Georgia has passed the 200,000 mark in COVID-19 cases and is close to exceeding 4,000 deaths from the virus.
The state Department of Public Health, in its Wednesday report, said that COVID-19 cases increased by 3,817 in the past day to reach 201,713, less than one month after the state hit the milestone of 100,000 cases. The new figure is the fifth-highest cumulative COVID-19 case count in the nation.
The state reported 65 more deaths to reach a total of 3,984 fatalities.
“Unfortunately this is what happens when state political and public health leadership fail to put together an appropriate response to a pandemic,’’ said Dr. Harry Heiman, a health policy expert at Georgia State University and a critic of the state’s response to COVID-19. “Even the White House Task Force agrees that we need to mandate masks, phase back our reopening, and allow local elected officials to make decisions based on the health and safety of their communities.”
COVID-19 hospitalizations across the state remain fairly flat, though 87 percent of Georgia’s critical care beds are in use. Four hospital regions had eight or fewer such beds available as of Wednesday.
The Georgia World Congress Center in Atlanta reopened Monday as a temporary facility to help hospitals struggling with capacity problems amid the recent COVID surge, providing up to 120 beds.
The record coronavirus numbers come as school systems across Georgia begin to open, with some starting with remote learning only and others holding in-person classes, and some with a combination of the two methods.
Cases among soldiers
One of the continuing COVID-19 hot spots is in Chattahoochee County, near Columbus in west Georgia.
The county contains a large part of Fort Benning, an Army post that is implementing strict measures to contain the spread of COVID-19.
Chattahoochee County is listed as having the highest virus rate in Georgia over the past two weeks and among the highest in the nation, according to state Public Health figures and the New York Times.
In mid-June, the county had 304 people infected. Now it’s at 696, up 31 cases just over the past day. Fortunately, Chattahoochee has recorded just one COVID-related death.
ConnectingVets.com reported in June that more than 140 new recruits at Fort Benning had tested positive for COVID-19. All but four had tested negative previously, when they arrived at the facility.
The U.S. military overall has seen thousands of virus cases. The New York Times reported in late July that more than 20,000 American service members had contracted the coronavirus, and the infection rate in the services had tripled over the past six weeks, according to military and local public health officials.
A spokeswoman for Fort Benning’s Martin Army Community told GHN this week that the fort is restricting all personnel to their homes or worksites except for essential tasks, such as buying groceries.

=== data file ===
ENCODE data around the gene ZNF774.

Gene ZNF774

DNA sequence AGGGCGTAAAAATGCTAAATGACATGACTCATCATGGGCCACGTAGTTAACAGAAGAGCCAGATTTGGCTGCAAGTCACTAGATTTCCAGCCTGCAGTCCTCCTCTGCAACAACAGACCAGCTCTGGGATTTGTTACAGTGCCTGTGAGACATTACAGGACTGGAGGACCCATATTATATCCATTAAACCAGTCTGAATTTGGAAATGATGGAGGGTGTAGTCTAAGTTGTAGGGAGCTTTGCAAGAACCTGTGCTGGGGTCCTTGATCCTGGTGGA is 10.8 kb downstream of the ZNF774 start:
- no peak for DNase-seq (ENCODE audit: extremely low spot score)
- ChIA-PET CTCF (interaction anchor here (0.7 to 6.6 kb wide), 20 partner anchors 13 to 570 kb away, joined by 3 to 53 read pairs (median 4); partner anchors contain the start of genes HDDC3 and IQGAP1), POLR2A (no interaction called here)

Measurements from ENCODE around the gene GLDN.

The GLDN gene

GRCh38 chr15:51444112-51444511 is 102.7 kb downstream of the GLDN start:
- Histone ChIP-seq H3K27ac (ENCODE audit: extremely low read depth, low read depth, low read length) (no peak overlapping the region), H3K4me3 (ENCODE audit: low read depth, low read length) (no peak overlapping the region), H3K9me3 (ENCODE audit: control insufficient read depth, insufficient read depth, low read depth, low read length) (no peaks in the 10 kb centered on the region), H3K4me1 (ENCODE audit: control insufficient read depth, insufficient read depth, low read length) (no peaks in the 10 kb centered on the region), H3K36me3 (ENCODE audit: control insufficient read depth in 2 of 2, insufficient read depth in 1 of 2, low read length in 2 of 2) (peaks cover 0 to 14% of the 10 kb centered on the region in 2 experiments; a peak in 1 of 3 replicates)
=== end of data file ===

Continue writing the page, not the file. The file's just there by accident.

Personnel “must wear a cloth face covering or surgical mask whenever within six feet of others or indoors with anyone not of their household. The state of Georgia doesn’t have a universal mask ordinance but Fort Benning does, and has had that measure in place for some time,’’ said the spokeswoman, Terry Beckwith. Most military installations, such as Fort Benning, are under the U.S. Defense Department and generally operate under federal guidelines.
Beckwith said in an email to Georgia Health News that the post has done more than 26,000 COVID tests. “We have doubled and will soon triple the number of personnel performing contact tracing, and are tracing all COVID-19 cases diagnosed by, living on, or working on Fort Benning and quarantining the exposed contacts.’’
The Army has also established quarantine and isolation buildings for those testing positive, she added.
Beckwith disputed the accuracy of the COVID-19 rate in Chattahoochee County in the email to GHN.
“The greatest risk to Fort Benning is the unchecked spread of COVID-19 occurring among the surrounding populations,’’ she said.
The new commander at Fort Benning, Maj. Gen. Patrick Donahue, told the Columbus Ledger-Enquirer recently that “we are at record numbers of cases. Now is not the time to talk about ramping down our measures, being less vigilant. Now’s the time of saying, ‘Hey, we’ve got to maintain our discipline,’ ” he said.
Outbreak in a vulnerable area
Counties in southeast Georgia have also remained hot spots for the virus.
One is Charlton County, Georgia’s southernmost county, which lost its hospital to closure in 2013. Patients needing hospitalization are going to Waycross, St. Marys or even across the state line to Jacksonville, Fla., doctors say.
The county’s high number of recent infections is shown on the Public Health map of case rates over the past two weeks.
Physicians in the area say much of the spread is due to people not following safety protocols.
Dr. Earl Martin, a family medicine physician who practices in Folkston, the seat of Charlton, as well as in Waycross and Kingsland, said that earlier in the pandemic, people were following social distancing guidelines.
“In the past four to six weeks, they’ve slacked off on it,’’ Martin said.
A family medicine doctor in nearby Pierce County, Dr. Brent Waters, said he sees patients from surrounding counties. “Wayne, Appling and Charlton are very high’’ in case numbers, Waters said.
“I think it’s more younger people’’ with infections, Waters said this week. “I think most of the older people are taking it pretty seriously.’’
Waters added that he believes the coronavirus “is going to be something we have to live with.’’
“We need to listen to people on the front lines [and] to the CDC’’ for guidance, Waters added.